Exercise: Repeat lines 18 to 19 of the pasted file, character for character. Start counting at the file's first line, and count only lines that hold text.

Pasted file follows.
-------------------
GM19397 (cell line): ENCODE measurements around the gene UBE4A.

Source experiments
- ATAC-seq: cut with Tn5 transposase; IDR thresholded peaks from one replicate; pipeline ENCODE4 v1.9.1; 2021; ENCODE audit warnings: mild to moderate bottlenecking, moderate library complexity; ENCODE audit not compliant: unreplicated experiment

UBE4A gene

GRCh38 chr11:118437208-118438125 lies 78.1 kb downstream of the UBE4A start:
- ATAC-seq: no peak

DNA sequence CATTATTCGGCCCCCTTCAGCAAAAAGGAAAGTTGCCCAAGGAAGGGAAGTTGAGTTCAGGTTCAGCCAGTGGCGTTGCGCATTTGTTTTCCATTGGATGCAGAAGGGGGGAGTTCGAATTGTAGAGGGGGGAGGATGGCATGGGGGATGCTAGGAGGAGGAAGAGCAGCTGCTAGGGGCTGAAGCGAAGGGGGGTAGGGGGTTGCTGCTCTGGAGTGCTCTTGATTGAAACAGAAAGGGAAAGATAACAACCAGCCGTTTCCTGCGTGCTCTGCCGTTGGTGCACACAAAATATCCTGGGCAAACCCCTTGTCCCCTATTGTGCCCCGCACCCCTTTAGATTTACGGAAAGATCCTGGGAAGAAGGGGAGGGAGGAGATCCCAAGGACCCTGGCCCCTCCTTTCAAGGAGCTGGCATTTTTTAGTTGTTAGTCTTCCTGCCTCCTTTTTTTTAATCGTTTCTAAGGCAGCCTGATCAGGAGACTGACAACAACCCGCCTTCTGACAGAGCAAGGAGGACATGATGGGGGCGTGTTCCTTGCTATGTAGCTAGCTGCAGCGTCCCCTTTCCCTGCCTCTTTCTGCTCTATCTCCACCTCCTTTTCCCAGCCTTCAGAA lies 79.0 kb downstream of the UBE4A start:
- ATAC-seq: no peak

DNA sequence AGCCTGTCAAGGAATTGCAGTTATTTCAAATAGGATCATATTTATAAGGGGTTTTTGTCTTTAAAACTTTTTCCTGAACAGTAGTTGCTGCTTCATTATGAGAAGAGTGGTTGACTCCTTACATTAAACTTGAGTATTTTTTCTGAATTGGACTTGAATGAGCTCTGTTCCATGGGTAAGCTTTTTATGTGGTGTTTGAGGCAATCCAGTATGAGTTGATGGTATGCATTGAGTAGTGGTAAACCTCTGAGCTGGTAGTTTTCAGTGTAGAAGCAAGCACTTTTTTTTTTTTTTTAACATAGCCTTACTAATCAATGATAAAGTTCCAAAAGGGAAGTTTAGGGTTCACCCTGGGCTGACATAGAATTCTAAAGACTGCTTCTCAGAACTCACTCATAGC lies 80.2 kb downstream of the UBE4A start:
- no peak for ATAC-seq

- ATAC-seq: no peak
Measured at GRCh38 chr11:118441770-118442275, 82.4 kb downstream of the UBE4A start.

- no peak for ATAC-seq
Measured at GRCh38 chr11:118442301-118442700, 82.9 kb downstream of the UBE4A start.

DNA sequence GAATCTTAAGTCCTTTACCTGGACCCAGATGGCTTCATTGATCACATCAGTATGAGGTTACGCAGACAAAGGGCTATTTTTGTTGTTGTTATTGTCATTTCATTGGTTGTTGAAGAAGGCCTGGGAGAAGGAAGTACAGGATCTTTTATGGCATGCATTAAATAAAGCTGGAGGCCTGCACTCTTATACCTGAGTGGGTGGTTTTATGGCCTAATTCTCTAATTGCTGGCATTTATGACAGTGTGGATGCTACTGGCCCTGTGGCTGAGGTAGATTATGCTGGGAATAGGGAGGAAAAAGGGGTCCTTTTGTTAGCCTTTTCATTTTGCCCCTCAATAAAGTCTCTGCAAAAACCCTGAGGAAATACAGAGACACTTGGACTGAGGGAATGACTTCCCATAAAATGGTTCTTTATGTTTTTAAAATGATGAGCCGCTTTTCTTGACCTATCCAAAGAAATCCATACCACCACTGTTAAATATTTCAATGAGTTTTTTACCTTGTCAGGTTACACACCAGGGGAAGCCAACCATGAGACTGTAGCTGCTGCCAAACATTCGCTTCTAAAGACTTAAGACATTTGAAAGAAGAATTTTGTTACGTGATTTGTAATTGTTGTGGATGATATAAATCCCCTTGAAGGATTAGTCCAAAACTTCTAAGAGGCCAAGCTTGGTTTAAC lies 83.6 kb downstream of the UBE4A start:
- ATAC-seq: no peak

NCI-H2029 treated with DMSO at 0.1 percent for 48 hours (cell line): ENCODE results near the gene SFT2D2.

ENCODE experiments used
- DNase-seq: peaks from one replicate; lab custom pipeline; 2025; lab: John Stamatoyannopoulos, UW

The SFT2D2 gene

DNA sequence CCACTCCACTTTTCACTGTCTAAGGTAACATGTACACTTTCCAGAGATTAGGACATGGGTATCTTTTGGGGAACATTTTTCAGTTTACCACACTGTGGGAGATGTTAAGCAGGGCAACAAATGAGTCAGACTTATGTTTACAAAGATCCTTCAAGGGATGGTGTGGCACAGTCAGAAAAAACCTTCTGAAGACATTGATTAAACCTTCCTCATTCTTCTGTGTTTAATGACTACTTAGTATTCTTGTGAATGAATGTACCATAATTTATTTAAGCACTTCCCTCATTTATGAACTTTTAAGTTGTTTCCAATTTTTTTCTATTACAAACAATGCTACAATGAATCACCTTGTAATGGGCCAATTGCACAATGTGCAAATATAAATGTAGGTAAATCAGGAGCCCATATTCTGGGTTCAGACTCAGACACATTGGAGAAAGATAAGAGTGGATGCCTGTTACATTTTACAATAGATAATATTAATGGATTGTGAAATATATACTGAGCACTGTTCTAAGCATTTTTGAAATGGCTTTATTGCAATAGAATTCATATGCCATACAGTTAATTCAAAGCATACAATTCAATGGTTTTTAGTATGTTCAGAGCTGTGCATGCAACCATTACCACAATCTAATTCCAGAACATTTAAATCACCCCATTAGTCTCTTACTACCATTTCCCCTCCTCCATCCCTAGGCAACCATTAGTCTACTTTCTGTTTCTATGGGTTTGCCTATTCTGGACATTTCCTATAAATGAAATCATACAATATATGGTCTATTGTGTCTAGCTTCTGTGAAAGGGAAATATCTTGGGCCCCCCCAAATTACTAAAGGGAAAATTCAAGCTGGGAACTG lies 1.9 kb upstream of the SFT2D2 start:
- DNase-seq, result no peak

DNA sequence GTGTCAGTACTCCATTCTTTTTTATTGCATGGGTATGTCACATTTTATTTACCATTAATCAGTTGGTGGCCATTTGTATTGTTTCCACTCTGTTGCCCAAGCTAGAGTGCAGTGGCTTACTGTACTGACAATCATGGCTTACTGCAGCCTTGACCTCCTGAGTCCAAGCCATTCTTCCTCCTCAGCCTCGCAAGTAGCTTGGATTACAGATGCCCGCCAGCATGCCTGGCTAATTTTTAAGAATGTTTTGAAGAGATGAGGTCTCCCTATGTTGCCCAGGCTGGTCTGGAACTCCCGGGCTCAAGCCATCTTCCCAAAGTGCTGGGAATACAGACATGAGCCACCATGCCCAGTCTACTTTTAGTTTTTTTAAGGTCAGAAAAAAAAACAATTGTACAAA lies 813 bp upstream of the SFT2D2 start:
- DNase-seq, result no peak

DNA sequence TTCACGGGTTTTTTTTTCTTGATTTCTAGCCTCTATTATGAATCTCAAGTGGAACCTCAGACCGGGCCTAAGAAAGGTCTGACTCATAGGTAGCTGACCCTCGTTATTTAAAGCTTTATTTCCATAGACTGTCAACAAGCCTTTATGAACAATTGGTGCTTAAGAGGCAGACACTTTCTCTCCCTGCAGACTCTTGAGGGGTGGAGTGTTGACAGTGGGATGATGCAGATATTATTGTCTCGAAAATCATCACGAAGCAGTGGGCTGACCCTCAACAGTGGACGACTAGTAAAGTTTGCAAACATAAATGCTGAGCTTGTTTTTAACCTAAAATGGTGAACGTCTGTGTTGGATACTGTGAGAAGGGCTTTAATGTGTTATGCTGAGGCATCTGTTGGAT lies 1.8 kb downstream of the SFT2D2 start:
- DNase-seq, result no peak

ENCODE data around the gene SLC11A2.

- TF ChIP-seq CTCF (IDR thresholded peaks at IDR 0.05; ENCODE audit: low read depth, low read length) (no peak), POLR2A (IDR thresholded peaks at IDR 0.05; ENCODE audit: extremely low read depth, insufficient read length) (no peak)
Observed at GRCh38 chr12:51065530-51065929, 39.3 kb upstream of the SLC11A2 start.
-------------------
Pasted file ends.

ENCODE experiments used
- DNase-seq: peaks from one replicate; lab custom pipeline; 2025; lab: John Stamatoyannopoulos, UW